22 SES 03 A, Teaching, Learning and Assessment in Higher Education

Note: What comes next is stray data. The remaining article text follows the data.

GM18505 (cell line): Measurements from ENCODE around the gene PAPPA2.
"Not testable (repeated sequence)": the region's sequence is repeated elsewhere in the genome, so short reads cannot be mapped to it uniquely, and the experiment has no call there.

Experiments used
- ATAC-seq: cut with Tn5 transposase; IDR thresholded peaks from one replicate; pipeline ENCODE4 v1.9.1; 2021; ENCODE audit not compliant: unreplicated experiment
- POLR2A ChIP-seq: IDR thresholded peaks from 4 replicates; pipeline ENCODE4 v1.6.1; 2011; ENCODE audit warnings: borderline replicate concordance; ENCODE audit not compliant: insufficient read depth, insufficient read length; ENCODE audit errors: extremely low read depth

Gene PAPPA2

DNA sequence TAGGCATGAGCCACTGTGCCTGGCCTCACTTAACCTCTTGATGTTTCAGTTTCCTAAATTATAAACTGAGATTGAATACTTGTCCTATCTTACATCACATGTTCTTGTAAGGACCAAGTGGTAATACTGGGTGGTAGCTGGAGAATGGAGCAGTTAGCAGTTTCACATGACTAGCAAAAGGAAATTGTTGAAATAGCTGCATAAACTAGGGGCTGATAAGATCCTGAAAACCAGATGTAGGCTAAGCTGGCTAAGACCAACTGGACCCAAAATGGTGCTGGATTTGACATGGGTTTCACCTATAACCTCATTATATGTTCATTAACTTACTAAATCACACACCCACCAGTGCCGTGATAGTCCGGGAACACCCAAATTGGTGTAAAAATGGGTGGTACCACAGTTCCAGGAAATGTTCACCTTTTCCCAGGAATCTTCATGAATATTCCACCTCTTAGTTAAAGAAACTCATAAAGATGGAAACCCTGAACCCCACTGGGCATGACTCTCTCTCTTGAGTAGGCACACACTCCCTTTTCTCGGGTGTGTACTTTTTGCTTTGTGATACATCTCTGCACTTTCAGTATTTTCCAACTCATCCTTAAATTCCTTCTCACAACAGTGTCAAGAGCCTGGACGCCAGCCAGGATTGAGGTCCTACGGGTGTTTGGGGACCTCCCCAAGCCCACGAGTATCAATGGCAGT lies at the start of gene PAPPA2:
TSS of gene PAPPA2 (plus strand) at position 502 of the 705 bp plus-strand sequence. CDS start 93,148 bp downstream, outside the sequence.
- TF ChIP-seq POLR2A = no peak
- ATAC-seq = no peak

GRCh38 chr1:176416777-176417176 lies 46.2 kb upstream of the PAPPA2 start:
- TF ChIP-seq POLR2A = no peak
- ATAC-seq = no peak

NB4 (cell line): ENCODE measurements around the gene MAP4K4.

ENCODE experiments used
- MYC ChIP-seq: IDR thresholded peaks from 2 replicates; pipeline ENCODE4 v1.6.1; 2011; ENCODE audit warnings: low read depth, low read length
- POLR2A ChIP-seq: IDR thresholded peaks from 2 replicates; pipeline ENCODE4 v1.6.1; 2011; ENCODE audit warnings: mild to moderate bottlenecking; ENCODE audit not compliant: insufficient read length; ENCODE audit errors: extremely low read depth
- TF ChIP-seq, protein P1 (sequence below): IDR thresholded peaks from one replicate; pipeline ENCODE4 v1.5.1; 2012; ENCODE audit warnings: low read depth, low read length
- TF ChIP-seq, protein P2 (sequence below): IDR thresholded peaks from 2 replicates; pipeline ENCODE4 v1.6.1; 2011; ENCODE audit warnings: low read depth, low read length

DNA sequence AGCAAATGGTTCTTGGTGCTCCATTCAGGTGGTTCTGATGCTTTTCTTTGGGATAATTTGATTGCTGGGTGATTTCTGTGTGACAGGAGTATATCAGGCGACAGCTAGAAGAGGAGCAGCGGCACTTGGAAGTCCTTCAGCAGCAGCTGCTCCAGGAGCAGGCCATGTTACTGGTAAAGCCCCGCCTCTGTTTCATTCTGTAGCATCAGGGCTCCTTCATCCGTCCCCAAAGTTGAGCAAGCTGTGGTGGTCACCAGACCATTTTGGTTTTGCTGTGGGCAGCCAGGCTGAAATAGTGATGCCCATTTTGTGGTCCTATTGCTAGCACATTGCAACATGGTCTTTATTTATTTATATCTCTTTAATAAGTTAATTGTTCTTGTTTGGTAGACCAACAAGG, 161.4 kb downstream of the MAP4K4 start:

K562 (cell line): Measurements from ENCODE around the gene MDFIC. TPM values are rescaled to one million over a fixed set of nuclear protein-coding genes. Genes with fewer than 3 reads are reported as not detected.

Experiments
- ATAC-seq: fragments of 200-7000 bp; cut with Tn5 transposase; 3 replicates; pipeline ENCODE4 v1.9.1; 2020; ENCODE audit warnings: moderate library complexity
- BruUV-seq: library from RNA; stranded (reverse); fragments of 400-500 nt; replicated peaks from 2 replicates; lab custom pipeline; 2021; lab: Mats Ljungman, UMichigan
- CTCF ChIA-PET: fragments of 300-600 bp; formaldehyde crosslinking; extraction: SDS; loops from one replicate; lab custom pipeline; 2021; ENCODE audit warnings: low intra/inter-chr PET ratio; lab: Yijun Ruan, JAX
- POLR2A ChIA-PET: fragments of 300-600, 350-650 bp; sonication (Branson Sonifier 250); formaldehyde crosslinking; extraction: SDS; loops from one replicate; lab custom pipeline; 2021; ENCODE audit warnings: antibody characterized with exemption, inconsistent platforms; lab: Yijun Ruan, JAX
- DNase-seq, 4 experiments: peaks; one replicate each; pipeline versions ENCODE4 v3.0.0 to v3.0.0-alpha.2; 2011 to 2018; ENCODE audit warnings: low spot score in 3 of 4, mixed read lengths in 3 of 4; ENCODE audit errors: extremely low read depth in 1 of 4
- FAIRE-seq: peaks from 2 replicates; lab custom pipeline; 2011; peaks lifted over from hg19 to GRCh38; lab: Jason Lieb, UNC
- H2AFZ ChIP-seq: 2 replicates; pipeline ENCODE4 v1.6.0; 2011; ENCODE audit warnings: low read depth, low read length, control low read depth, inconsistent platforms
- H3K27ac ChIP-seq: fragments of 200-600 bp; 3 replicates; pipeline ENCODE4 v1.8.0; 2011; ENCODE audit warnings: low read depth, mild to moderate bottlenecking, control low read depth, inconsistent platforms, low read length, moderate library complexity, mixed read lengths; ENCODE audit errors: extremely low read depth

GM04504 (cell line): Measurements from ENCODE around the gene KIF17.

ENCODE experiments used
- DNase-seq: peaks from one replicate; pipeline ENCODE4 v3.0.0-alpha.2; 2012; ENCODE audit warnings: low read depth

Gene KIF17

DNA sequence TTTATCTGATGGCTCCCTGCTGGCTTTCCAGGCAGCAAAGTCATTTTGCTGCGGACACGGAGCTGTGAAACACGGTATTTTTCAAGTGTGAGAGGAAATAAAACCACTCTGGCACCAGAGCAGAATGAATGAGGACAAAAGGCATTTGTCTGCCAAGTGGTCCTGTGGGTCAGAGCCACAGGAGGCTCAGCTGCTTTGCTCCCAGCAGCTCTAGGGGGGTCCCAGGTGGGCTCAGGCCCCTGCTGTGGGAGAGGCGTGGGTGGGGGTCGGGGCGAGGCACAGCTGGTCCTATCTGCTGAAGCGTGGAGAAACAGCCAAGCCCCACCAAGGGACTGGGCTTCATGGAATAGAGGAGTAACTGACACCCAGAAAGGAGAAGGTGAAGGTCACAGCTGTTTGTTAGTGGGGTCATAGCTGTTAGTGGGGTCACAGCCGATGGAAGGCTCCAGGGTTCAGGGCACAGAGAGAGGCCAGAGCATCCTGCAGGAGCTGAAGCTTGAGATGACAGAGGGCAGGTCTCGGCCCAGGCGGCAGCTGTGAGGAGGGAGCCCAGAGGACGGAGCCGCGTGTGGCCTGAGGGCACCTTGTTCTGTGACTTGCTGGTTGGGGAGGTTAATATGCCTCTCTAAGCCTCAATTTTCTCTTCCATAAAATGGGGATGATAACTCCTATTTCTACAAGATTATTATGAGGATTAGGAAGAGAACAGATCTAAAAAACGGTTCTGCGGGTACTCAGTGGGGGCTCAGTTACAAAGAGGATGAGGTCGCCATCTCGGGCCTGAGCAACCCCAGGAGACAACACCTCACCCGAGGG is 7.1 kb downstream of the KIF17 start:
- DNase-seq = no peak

This paper is part of a wider research project entitled “Assessment, Teaching And Learning In The Portuguese And Brazilian Higher Education: Realities And Perspectives” (AVENA Project, funded by Foundation for Science and Technology; project reference PTDC/CPE-CED/114318/2009). This project is based on the assumption that teachers’ knowledge, conceptions and experience are related to the way they organize the teaching and the assessment. The research carried out highlights the role that teaching and assessment can play in learning improvement (e.g. Stiggins, 2004; Figari & Achouche, 2001). In particular, Black & Wiliam (1998) emphasized three results of broad scope and great significance: a) the systematic practice of formative assessment substantially improves students’ learning; b) the students who most benefit from formative assessment are those that have more learning difficulties; and c) the students that attend lessons in which formative assessment is predominant obtain better results in external assessment exams. The publication of the Black & Wiliam text (1998) led to the resumption of empirical research and theoretical construction based on renewed epistemological visions, in new developments of learning and curricular theories and a variety of contributions such as those coming from sociology, the cognition sciences, anthropology and communication theories (e.g. Black & Wiliam, 2006; Gardner, 2006; Harlen, 2006; Stiggins & Chappuis, 2005; Gipps & Stobart, 2003). But what can one say of solid foundation, based on the empirical research and theoretical reflection that has been produced in recent years? Essentially, the literature enables research and development areas to be highlighted such as: a) consolidating a theory of formative assessment that can back up and support the classroom practices; b) describing and analyzing assessment and teaching practices that are implemented in real classrooms, with real students, relating them to their academic success; c) articulating the learning, the teaching and the assessment; d) understanding the relationships between learning, teaching and assessment, making the classroom and all of its complexity the unit of analysis, instead of the teacher or the students individually; and e) understanding the relationships between formative assessment and summative assessment as well as their practical implications. Some overviews of the literature and other work carried out in Portugal and Brazil show that in these countries there is a considerable amount of research about learning and assessment in non-higher education contexts (e.g. Fernandes, 2009, 2006; Esteban, 2003; Hoffmann, 1998). However, the research at the higher education level carried out in the two countries is still threadbare, taking into account the need to understand a set of critical issues that help to improve what and how the students learn. Regarding this state of the art, our research project main question was: How can the systems of teachers and students’ conceptions with regard to teaching, learning and assessment be characterized? Therefore, the overriding aim of the research was to describe, analyze and interpret the teaching and assessment practices carried out in different Portuguese and Brazilian Universities and Courses. This paper analyzes, specifically, the perspectives and practices of teachers and students regarding assessment processes, concerning two Courses of the University of Minho (Portugal), in the field of Social Sciences: Degree in Education and Master in Psychology and data collection took place in two Subjects, one of each Course. The data analysis resulted in an integrated narrative, so our aim in this paper is to present some of the obtained results, framed in the context of the broader AVENA Project.